Dissidents in Cuba
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February 2008
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Dissident condemns Cuban prisons

Dissident condemns Cuban prisons

One of four dissidents freed by Havana has spoken out against the
deplorable conditions in Cuban prisons.

Trade unionist Pedro Alvarez was speaking after he and three other
political prisoners were released on health grounds and flown to Spain.

Mr Alvarez was freed with independent reporters Jose Ramon and Alejandro
Gonzalez and dissident Omar Pernet.

The four have promised to campaign for the release of more than 50 of
their colleagues who remain behind bars.

"Imagine what it's like to live in a penal population with delinquents,
murderers, unscrupulous people of all types," said Mr Alvarez.

He described the high-security prison where he was held as being plagued
by mosquitoes with severe humidity.

"They are practically concentration camps, or more than concentration
camps, camps of physical and moral destruction," he told the Associated

Health grounds

The 60-year-old said that the Cuban authorities had given him the choice
to remain in prison or go into exile.

With his health failing, Mr Alvarez had little option but to leave Cuba,
he said, but had he been a younger man he would have stayed out of
solidarity with his fellow prisoners.

The four men were among 75 prominent figures convicted of being
mercenaries in the pay of the US five years ago and given lengthy jail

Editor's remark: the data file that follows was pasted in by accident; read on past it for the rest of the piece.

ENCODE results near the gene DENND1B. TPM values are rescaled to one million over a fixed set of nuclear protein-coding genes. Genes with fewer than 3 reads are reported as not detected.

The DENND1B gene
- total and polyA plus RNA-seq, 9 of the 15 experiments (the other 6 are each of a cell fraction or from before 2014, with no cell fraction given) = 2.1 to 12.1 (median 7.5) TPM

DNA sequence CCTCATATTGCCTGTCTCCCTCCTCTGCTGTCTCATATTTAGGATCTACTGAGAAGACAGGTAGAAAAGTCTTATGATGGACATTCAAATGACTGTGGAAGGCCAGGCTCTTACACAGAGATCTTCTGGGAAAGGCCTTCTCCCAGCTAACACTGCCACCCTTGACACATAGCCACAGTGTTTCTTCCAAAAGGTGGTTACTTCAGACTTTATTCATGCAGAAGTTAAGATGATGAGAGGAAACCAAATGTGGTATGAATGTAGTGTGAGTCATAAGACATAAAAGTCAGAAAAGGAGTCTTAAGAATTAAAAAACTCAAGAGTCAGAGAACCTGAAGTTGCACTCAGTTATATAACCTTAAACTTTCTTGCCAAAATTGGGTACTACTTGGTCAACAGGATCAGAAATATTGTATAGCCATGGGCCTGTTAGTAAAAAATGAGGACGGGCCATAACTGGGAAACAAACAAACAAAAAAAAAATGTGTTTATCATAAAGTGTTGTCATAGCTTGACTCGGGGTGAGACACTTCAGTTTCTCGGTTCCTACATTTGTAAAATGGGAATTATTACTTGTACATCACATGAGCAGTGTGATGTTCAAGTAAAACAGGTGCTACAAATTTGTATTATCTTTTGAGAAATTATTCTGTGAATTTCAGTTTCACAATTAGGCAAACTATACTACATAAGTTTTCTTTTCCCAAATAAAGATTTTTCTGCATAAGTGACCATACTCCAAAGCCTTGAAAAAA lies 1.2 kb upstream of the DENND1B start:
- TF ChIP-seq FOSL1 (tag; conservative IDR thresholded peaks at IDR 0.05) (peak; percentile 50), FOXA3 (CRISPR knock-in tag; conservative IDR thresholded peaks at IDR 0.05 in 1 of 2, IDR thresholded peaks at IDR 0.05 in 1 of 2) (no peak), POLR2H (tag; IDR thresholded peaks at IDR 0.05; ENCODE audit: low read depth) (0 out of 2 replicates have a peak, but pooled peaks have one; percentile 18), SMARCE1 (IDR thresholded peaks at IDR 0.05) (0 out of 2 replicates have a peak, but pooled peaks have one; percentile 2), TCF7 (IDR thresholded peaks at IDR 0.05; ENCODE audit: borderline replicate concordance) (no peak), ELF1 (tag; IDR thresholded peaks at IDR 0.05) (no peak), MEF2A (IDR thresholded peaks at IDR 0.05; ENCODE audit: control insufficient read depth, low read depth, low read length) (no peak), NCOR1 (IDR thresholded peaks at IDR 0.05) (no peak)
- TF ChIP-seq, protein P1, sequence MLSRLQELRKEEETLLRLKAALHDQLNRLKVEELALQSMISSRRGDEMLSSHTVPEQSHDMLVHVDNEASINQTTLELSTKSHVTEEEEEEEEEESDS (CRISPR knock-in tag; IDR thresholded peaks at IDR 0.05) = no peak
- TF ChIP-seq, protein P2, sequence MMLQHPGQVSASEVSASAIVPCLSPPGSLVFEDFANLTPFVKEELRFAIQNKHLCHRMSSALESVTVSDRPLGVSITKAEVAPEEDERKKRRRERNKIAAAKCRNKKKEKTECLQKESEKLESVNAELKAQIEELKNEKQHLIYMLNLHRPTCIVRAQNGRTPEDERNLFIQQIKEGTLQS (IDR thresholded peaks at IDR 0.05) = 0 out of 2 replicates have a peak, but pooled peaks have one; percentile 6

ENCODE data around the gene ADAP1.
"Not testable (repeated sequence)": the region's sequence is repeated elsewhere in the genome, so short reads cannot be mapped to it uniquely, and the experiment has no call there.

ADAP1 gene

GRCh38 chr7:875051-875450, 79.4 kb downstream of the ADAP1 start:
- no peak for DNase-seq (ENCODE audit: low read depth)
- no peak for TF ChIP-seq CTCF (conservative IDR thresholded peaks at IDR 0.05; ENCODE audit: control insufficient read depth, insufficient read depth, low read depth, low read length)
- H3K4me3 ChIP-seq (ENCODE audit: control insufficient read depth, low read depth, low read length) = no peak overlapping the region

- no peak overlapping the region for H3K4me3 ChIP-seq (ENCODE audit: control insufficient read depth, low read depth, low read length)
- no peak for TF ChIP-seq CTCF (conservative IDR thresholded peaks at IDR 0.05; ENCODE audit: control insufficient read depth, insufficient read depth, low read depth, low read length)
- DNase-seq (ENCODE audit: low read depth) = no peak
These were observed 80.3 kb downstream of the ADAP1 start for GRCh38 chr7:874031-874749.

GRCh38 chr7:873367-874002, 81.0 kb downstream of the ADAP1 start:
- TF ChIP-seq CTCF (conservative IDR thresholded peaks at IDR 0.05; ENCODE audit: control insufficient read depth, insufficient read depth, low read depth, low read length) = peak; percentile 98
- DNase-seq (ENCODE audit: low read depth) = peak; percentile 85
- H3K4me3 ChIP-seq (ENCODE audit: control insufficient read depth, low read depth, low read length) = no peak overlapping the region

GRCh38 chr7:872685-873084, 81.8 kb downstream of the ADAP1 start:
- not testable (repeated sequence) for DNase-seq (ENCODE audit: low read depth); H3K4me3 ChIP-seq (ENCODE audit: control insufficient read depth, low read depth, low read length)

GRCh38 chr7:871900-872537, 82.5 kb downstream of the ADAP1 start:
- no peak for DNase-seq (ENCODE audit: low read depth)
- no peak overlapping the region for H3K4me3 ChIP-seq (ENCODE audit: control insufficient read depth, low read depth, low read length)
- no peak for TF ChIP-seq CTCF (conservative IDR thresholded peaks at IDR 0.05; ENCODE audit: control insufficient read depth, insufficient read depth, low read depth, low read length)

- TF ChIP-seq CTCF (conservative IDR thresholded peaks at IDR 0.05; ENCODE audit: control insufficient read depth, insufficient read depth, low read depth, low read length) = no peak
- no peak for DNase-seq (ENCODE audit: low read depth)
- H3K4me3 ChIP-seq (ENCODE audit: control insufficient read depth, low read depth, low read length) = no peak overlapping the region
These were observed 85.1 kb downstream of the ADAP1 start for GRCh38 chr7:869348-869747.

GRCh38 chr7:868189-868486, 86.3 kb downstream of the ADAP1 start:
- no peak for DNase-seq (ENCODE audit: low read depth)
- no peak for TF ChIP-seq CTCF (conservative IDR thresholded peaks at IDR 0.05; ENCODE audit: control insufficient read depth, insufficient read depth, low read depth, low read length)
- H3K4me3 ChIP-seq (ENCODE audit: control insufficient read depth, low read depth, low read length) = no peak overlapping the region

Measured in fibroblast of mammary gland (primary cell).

They were flown out of Cuba on a Spanish military jet with their
families, arriving near Madrid on Sunday.

Cuba had been expected to release seven political prisoners on health
grounds after negotiations with Spain last week.

Their release is being seen by Western diplomatic sources in Cuba as a
positive move by acting President Raul Castro, whose brother Fidel
Castro underwent emergency surgery 18 months ago.

Unilateral move

"The decision was made unilaterally by the Cuban authorities and we are
very satisfied," said Spanish Foreign Minister Miguel Angel Moratinos.

On Friday, he had announced Cuba would free seven of the 59 dissidents
still imprisoned after the 2003 crackdown.

The other three are expected to be flown to the US, says the BBC's
Michael Voss in Havana.

Those convicted were given prison sentences of up to 28 years, but 16
have already been released on health grounds.

There has been no official comment on the release by the Cuban authorities.

Story from BBC NEWS:

Published: 2008/02/18 17:01:19 GMT

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